The pressure Hillary Clinton exerted on the Bangladeshi prime minister to help one of her donors was so extreme that the world leader was stunned at the audacity.
While she was secretary of state Clinton made personal calls to pressure Prime Minister Sheikh Hasina to demand that Dr. Muhammed Yunus be restored to his role as chairman of a “microcredit” bank in the country. Grameen Bank had given between $100,000 and $250,000 to Clinton’s charity. Yunus’ other company, Grameen Research, also donated tens of thousands to the charity.
Grameen bank is the country’s largest provider of “micro-targeted” loans, designed to help small, rural communities and entrepreneurs.
“Former US Secretary of State Hillary Clinton telephoned Bangladesh Prime Minister Sheikh Hasina in March 2011 insisting her not to remove Dr. Muhammad Yunus from the post of Managing Director of Grameen Bank,” Deputy Press Secretary Md Nazrul Islam told Circa in an email, Circa reports
The press secretary said that Prime Minister Hasina told Clinton that according to the bank’s rules nad regulations, nobody was permitted to be managing director of the bank after age 70. Yunus was 70 when he was removed.
According to the Bangladesh government, Grameen Bank is part of a statutory body of the government and therefore is subject to the banking laws, saying they told Clinton “Dr. Yunus drew salaries and allowances illegally for 10 years.”
A commission set up by the Bangladesh government also began investigating Grameen Bank in 2012 for financial mismanagement.
Yunus wouldn’t comment to Circa, but he has always denied any wrongdoing and said his removal was merely “internal politics.”
In a 2013 interview, Yunus said he feared his ouster would put the bank he founded to help millions of impoverished people with microcredit — small loans that are often unsecured by assets but have higher interest rates — under too much government control and alter its mission.
“It will be a disaster,” he said at the time. “Everybody in Bangladesh knows that if any business is controlled by the government, it goes down. Now why do they want to do that for the bank?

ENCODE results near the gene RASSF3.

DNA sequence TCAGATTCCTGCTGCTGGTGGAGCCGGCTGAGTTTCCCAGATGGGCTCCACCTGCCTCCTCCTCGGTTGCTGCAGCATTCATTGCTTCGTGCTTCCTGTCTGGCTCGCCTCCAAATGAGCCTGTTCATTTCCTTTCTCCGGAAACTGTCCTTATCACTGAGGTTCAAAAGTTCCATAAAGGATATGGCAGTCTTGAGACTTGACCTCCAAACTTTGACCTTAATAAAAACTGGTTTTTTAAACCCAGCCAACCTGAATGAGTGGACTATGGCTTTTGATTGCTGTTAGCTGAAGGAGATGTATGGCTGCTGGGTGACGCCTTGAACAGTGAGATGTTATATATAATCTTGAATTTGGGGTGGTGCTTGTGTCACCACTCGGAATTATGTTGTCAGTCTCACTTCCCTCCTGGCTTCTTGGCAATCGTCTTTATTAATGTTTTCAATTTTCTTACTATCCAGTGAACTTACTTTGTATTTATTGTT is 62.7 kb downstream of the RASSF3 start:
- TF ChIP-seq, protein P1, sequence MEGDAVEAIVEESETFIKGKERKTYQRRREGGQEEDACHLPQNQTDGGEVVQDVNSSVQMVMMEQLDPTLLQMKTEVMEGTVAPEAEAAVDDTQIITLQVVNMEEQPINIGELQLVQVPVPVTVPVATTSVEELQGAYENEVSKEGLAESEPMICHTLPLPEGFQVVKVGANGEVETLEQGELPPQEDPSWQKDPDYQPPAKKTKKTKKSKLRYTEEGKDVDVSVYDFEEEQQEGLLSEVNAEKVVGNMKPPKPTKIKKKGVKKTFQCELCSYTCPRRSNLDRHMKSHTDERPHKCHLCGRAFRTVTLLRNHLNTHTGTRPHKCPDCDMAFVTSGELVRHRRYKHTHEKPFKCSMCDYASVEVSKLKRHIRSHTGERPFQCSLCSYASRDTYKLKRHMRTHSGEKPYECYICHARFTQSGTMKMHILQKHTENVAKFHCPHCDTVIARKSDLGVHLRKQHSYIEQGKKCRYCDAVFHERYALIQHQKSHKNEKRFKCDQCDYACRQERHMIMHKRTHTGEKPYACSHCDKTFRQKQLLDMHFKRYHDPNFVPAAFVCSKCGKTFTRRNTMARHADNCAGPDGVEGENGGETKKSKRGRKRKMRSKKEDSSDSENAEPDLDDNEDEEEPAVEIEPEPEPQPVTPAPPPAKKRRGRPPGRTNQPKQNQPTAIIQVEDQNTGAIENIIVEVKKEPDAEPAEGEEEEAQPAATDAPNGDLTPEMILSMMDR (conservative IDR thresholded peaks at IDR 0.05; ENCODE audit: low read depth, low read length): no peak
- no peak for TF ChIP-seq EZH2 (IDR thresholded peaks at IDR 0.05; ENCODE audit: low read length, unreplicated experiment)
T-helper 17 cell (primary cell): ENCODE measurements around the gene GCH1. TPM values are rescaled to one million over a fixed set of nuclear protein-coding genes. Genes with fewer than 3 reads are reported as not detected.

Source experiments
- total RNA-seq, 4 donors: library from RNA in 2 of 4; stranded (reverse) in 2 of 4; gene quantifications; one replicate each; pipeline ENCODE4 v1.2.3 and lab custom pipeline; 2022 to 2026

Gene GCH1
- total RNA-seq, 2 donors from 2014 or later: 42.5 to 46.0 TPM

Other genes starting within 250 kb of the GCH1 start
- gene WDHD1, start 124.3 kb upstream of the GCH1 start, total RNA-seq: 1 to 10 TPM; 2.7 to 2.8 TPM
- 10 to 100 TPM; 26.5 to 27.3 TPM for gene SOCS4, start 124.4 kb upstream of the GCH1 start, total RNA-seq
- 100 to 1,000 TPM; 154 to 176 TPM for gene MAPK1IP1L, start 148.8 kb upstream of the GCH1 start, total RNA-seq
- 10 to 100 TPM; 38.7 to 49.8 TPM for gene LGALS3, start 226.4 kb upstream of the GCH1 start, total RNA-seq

“Attack me as a person if you don’t like me, but what wrong has the bank done? The bank is owned by the poor women, it is financed with their deposits,” he added. “The bank should be under the control of those women. That’s the way I had always wanted to keep it.”
Mrs. Clinton’s newly disclosed call to reinstate Dr. Yunus marks one of the most direct involvements in an official government matter that impacted one of her husband’s donors. It may trigger new calls for a criminal investigation into the foundation’s activities but “it’s not likely that anything would come of it,” said Richard Painter, former Chief White House ethics lawyer for President George W. Bush.
“People in public life shouldn’t be raising money from anybody, anywhere, or for anything,” Painter said. “But until we fix the campaign finance system this is the way it’s going to be.”
Painter, who supported Clinton during her campaign for president, said that there is little if any evidence that she crossed any legal lines regarding the Clinton Foundation. He said favoritism to somebody giving money to campaign is often and frequent in Washington D.C. politics and “if that were the case we’d be investigating the entire U.S. Congress.”
“This shows the Clinton’s insensitivity to the public’s anger and lack of judgement when they expanded the fundraising beyond politics,” said Painter, who said people in public office should not be raising money.